In August that year, the human rights activist Israa al-Ghomgham and her husband – both arrested in 2015 – were put under legal threat of beheading. Human Rights Watch warned that the al-Ghomgham case set a "dangerous precedent" for other women activists currently detained. HRW's Middle East director Sarah Leah Whitson said, "Any execution is appalling, but seeking the death penalty for activists like Israa al-Ghomgham, who are not even accused of violent behaviour, is monstrous. Every day, the Saudi monarchy's unrestrained despotism makes it harder for its public relations teams to spin the fairy tale of 'reform' to allies and international business."
2016 U.S. presidential election
In August 2016, Donald Trump Jr. had a meeting with an envoy representing Mohammed bin Salman and Mohammed bin Zayed Al Nahyan of Abu Dhabi. The envoy offered help to the Trump presidential campaign. The meeting included Joel Zamel, an Israeli specialist in social media manipulation, Lebanese-American businessman George Nader, and Blackwater founder Erik Prince.
Blockade of Qatar
Forced resignation of Lebanese Prime Minister
In November 2017, Mohammed bin Salman forced the Lebanese Prime Minister Saad Hariri to resign when he visited Saudi Arabia. Mohammed bin Salman believed that Hariri was in the pocket of Iran-backed Hezbollah, which is a major political force in Lebanon. Hariri eventually was released, went back to Lebanon and annulled his resignation.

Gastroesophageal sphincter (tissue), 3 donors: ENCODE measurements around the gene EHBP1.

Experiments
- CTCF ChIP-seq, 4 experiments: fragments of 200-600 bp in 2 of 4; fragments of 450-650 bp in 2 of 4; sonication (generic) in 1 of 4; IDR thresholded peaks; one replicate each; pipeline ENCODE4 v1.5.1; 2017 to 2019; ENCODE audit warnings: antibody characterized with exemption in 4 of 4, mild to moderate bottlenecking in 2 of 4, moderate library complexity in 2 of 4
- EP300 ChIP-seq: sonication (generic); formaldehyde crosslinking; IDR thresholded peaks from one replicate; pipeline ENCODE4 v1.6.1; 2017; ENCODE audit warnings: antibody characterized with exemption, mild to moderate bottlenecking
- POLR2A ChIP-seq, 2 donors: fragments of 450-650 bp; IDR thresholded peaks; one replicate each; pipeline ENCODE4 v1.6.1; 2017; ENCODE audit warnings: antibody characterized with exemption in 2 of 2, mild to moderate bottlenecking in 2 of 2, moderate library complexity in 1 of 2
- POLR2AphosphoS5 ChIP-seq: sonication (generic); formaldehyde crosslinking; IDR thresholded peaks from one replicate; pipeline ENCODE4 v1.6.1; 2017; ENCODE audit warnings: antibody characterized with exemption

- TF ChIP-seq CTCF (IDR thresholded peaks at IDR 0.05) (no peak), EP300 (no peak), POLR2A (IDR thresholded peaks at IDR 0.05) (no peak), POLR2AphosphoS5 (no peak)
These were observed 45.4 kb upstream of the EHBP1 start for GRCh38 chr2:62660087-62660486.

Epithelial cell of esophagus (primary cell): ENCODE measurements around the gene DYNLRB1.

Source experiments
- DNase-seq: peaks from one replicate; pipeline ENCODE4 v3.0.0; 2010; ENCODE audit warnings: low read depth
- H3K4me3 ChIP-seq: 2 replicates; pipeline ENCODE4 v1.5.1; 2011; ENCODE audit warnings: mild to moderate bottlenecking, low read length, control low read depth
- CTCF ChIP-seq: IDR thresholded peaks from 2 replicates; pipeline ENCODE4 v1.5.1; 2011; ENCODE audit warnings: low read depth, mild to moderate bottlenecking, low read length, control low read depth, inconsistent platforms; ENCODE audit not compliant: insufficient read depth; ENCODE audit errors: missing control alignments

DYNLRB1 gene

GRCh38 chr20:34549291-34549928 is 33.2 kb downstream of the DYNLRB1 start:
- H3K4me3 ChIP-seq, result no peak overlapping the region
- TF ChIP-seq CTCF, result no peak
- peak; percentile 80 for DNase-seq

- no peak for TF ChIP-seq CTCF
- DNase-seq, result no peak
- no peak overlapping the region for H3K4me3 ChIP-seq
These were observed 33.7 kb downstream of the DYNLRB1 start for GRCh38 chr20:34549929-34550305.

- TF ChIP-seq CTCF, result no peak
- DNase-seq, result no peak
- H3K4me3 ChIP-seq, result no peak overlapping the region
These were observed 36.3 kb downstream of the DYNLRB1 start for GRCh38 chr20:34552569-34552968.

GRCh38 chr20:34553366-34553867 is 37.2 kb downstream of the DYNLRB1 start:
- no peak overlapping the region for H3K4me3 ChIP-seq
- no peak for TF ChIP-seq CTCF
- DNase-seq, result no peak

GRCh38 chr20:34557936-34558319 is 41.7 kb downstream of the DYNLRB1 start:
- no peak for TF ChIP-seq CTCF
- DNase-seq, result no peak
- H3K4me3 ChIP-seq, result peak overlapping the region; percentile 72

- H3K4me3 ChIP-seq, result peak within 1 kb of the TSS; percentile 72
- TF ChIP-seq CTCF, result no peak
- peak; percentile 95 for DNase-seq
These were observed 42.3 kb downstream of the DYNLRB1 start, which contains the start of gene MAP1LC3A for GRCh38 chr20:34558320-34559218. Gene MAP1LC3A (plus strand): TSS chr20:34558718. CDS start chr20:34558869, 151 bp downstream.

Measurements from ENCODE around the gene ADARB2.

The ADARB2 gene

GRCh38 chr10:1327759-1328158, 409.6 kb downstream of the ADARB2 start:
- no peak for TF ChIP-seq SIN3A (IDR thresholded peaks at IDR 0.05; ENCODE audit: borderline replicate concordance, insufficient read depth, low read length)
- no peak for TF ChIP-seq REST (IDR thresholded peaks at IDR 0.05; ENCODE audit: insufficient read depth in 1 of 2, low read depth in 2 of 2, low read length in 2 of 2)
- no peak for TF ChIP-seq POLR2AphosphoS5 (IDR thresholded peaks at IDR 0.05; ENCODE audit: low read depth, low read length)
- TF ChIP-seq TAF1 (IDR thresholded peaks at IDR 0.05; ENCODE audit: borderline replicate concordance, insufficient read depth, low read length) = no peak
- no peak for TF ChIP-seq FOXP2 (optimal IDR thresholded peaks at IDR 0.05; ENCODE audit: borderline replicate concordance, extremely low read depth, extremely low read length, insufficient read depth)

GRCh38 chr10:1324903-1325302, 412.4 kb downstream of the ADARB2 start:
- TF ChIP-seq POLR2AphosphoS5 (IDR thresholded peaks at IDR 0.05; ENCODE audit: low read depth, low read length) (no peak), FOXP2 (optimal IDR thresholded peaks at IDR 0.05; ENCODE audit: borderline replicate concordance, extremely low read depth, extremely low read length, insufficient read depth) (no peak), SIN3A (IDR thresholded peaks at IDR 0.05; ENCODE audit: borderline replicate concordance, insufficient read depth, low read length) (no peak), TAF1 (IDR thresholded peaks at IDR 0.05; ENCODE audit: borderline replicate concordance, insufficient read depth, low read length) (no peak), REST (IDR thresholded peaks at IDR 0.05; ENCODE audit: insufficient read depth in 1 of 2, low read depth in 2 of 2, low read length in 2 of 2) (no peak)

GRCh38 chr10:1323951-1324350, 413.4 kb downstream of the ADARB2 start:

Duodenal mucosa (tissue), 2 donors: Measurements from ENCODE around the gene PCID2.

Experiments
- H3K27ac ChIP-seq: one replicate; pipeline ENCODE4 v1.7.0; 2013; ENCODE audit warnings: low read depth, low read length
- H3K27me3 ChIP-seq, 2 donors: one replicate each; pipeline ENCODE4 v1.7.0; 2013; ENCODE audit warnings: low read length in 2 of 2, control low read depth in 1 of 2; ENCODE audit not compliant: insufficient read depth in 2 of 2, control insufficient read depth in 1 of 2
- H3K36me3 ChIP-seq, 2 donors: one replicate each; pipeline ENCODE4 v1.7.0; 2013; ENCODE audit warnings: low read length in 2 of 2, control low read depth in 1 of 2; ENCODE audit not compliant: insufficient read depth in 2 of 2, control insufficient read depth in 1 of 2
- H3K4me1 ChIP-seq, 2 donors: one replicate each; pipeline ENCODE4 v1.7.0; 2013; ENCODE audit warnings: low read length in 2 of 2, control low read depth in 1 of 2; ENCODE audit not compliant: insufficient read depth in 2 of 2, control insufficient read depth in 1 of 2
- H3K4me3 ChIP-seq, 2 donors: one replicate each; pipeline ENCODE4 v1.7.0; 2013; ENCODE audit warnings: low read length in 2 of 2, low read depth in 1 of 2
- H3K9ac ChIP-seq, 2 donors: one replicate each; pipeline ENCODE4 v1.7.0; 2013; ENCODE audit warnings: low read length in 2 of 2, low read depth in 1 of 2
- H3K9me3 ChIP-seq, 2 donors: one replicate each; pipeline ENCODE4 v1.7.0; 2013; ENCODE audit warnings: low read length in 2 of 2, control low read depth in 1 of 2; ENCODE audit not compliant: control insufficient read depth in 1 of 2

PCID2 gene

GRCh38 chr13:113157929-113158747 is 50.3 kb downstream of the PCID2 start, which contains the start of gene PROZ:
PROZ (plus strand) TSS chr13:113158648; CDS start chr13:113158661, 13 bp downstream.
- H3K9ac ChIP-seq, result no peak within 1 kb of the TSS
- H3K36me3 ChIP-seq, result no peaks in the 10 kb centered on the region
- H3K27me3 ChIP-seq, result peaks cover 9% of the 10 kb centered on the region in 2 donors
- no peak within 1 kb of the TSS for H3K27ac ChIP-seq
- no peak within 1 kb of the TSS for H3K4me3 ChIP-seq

Chrystia Freeland, Canada's Minister of Foreign Affairs, issued a statement via Twitter on 2 August 2018 expressing Canada's concern over the recent arrest of Samar Badawi, a human rights activist and sister of imprisoned Saudi blogger Raif Badawi, and called for the release of human rights activists. In response to Canada's criticism, Saudi Arabia expelled Canada's ambassador, and froze trade with Canada. The Toronto Star reported that the consensus among analysts indicated that the actions taken by Mohammed bin Salman were a "warning to the world — and to Saudi human rights activists — that his Saudi Arabia is not to be trifled with".
Assassination of Jamal Khashoggi
In October 2018, Jamal Khashoggi, a Saudi journalist and a critic of the crown prince went missing after entering the Saudi consulate in Istanbul. Turkish officials reportedly believe that Khashoggi was murdered at the consulate, claiming to have specific video and audio recordings proving that Khashoggi was first tortured and then murdered, and that a medical forensics expert was part of the 15-man Saudi team seen entering and leaving the consulate at the time of the journalist's disappearance. Saudi Arabia denied the accusations and Salman invited Turkish authorities to search the building as they "have nothing to hide". Saudi officials said they are "working to search for him". The Washington Post reported that the Crown Prince had earlier sought to lure Khashoggi back to Saudi Arabia and detain him.